This Bill, introduced Tuesday by Minister of Natural Resources Gary Lunn and Health Minister Tony Clement and approved by the House of Commons, legislates the safe re-opening of the Chalk River nuclear plant. The Chalk River facility, which belongs to Atomic Energy Canada Limited, supplies more than half of the medical radioactive isotopes used around the globe in testing and treatment of cancer and cardiovascular disease. The unexpected extension of the shutdown of the Chalk River plant caused concern amongst medical professionals and patients who required this medical substance.

"Passage of this Bill into law is wonderful news for patients, their families and loved ones," said Health Minister Tony Clement. "Chalk River will be back up and running, producing medical isotopes, in seven to eight days instead of seven to eight weeks."

"The government responded to this situation with action that balanced safety issues at the Chalk River plant with the urgent need to resume the production of medical isotopes." said the Minister of Natural Resources, Gary Lunn. "With the swift adoption of Bill C-38, we have taken decisive and balanced action to protect the health and safety of Canadians."

-30-
You can read Bill C-38 online .

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Why you might want to vote for your doctor

Number of physicians in Paul Martin's Liberal minority government, 2003-2006: 4

Average rate of growth of the share of total federal funding represented by science and technology, in budgets 2004 and 2005: 3.85%

Number of physicians in Stephen Harper's Conservative minority government, 2006-2007: zero

Average rate of growth of the share of total federal funding represented by science and technology, in budgets 2006 and 2007: 0.5%


Sources: "Science Statistics," December 2007 edition, Statistics Canada (PDF); Parliament of Canada; (Liberal MPs/physicians: Keith Martin, Hedy Fry, Carolyn Bennett, Bernard Patry)

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The Rock goes digital

The Rock is going digital.

No, not that Rock (actor Dwayne Johnson, left, who is known mostly for his preening professional wrestling character).

Today's news, rather, concerns The Rock better known to Canadians as Newfoundland & Labrador.

The provincial government today announced it has reached a rate of 95% of diagnostic images available digitally through a province-wide computerized diagnostic imaging system.

Plans for the province's Picture Archiving and Communications System (PACS) were announced last year. The system cost about $23 million, split by the province's Ministry of Health and the federal agency Canada Health Infoway. The system, according to today's press release, "allows diagnostic images such as X-rays, MRI, ultrasounds and CT scans to be captured, transmitted and stored digitally, and made available to clinicians regardless of where they are located or where the test was conducted."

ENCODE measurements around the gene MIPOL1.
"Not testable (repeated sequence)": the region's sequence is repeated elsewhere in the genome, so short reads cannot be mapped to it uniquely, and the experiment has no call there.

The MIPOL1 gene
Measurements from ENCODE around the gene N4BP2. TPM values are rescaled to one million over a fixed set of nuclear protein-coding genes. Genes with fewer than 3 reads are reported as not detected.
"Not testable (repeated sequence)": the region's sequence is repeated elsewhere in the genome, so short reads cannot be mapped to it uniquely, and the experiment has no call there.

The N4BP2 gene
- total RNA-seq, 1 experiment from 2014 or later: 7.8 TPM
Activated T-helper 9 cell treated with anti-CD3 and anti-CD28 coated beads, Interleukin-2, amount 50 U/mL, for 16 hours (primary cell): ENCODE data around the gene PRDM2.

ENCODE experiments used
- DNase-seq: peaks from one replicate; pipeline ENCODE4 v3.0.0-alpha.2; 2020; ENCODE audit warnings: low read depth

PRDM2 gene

The press release quotes Canada Health Infoway president Richard Alvarez:

"Achieving such widespread use of electronic digital imaging throughout Newfoundland and Labrador is an incredible achievement benefiting clinicians and especially their patients. Today's announcement means patients from remote areas can benefit from the advice of specialists located far away without the usual delays geography create. This is about increasing access, uncovering efficiencies, and improving access to quality care - regardless of where patiens live."
The Newfoundland release identifies the province as the second in Canada to adopt a province-wide PACS, but it inexplicably fails to mention which province was first: Prince Edward Island.

A couple of years ago, PEI officials were :
"We said, Maybe we can put together a province-wide project'," [Herman McQuaid, director of health informatics for the Department of Health and Social Services of Prince Edward Island] recalls. "The other Atlantic provinces had received some funding, too, but they were not able to complete the agenda."
It seems Newfoundland was up to the challenge, after all -- and PEI will have to stop boasting about its unique success in implementing a digital imaging system.

One aspect of the news that went without mention in today's Newfoundland announcement was the recent turmoil in the province's Eastern Health authority after several high-profile radiological imaging scandals were exposed over the course of the last year. ( about those in NRM's June 15 issue.) In PEI's case, part of the impetus behind the PACS initiative a few years back was to try to retain radiologists in the province and perhaps to attract new ones there. Those are ideas that likely seem very attractive to Newfoundland's health human resources department these days, given the problems the province has experienced in the field lately.

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BC woman files wait times lawsuit

Yet another Chaoulli-inspired lawsuit , this time in British Columbia.

Shirley Healey's legal action, as I reported , has been a long time in the making. When I spoke to some of the people involved in her case there was speculation the complaint might be resolved outside the courts, but that obviously hasn't come to pass.